When your closest friend commits suicide and you were the last one to speak to him, it’s even worse. I know, because our closest friend Rich stopped by unexpectedly one night on his way home from work and we had a very emotional time with him, watching him cry. He seemed unable to tell us why. Before he left he had stopped crying and seemed as normal as he could be, considering he had been hearing voices no one else could hear for a couple of months.
We had been discussing that. He had told my husband he’d finally diagnosed himself over the Internet, but my husband didn’t recognize the name of the disease. Instead of asking for information Hubby waited for Rich to explain, and Rich didn’t volunteer it. We suspect now that he thought he had brain cancer.
I can still remember everything that happened that night. Rich hadn’t been sleeping well because of the voices he couldn’t turn off, and Hubby offered to drive him home. He said he’d be OK. He even called when he got home to let me know he got there safely — something he’d never done before. I thanked him, we said a few more words, and then ended the call.
Getting the News
The next afternoon, I learned he was dead and we went over to the house where he rented a room and had been treated almost like a nephew by his landlady. The police were outside when we arrived and questioned us as to whether we knew of any reason he might want to take his life. They told us that as far as they knew it wasn’t suicide.
Then we went into the house and the landlady told the story of how she had gone to check on Rich when she saw his car outside long after he should have been at work. She found him on the floor. When she couldn’t wake him, she called 911. She did not suspect suicide.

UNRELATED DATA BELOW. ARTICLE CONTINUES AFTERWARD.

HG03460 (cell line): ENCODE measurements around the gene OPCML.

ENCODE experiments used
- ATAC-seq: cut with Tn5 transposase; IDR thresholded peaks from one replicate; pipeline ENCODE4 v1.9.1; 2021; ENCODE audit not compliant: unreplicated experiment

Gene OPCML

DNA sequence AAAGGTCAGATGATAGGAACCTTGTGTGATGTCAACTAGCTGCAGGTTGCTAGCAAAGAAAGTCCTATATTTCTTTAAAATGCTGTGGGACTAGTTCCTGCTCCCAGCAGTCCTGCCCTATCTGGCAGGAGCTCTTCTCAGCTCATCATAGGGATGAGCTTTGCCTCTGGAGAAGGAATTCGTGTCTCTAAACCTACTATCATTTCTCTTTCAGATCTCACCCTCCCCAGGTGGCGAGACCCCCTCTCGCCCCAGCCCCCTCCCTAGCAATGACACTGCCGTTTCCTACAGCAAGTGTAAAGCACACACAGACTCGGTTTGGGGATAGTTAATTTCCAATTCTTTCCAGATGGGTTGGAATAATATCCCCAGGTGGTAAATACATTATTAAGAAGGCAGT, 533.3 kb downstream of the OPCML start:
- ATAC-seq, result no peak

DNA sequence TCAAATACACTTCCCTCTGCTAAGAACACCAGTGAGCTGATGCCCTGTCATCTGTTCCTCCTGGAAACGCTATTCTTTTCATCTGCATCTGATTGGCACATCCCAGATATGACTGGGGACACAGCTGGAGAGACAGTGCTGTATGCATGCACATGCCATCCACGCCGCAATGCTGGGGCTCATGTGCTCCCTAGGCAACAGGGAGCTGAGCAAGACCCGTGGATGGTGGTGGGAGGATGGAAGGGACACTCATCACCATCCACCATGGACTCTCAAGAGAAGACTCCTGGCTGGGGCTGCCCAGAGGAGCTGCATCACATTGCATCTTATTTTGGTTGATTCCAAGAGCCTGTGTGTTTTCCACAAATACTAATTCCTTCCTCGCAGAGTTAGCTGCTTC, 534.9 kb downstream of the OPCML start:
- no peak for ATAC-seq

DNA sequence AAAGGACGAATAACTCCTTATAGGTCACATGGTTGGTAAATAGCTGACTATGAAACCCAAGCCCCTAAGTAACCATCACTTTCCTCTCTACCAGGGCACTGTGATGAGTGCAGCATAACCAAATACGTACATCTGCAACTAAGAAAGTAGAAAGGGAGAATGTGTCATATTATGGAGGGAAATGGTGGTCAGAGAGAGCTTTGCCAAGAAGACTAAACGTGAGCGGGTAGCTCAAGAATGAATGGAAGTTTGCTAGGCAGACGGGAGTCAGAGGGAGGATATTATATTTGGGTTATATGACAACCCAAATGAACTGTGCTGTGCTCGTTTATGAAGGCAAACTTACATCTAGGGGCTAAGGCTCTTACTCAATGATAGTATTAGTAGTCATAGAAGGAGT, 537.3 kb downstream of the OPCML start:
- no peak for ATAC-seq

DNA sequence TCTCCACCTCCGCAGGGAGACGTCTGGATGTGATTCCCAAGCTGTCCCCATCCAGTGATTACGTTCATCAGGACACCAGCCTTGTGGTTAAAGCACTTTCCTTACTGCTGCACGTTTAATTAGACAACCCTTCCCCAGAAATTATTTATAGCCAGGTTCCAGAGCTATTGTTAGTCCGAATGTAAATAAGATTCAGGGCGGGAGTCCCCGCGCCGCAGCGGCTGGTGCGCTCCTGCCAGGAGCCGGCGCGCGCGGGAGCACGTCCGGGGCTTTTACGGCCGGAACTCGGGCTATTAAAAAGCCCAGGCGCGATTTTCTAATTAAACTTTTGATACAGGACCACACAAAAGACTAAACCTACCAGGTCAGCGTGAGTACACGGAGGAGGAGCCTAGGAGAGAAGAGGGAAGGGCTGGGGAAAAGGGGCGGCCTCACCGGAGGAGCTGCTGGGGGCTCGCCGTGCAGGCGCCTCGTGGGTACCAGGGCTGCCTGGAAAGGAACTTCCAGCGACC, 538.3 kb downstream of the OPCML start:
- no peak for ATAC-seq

We all sat around and shared our last encounters with him, including ours of the night before. We had not realized he had really come to say goodbye to us.
Finally, the coroner came and disappeared into Rich’s room. We all sat on pins and needles until he came out. We all were waiting to hear what killed Rich and were shocked when he said Rich had shot himself. The gun had been propelled under the bed after it was fired, which is why his landlady had not seen it. She screamed, and the rest of us were just in shock.
As Hubby and I looked back on that last visit, we could see the hints — in hindsight. We also knew he considered suicide a way to deal with a terminal illness, and we now believe he thought he had brain cancer. But we still kept going over and over that last night wondering if we could have done something different that might have saved his life.
How to Grieve a Suicide
One way we dealt with our grief was to verbalize it. In any other death, you don’t spend so much time trying to figure out why it happened. But with a suicide, you do. You can’t seem to help it.
And you think that somehow you should have prevented it. Trying to find answers to the “why” question is rather like having your tongue automatically keep probing anything missing or irregular in your mouth, returning to it again and again.
Finally, you realize this line of thought will not change anything. He is gone. You can’t go back and change that night. You did all you knew to do with the information you had. You have to forgive in your heart that he chose to leave you and didn’t trust you with that last secret.
You have to commit him to a loving God who did understand his heart and motivations and the state of his mind when this happened. You have to forgive yourself for not being able to stop it and realize that God is not blaming you for not stopping it. One book I found especially helpful while dealing with Rich’s suicide was Grieving a Suicide by Albert Hsu.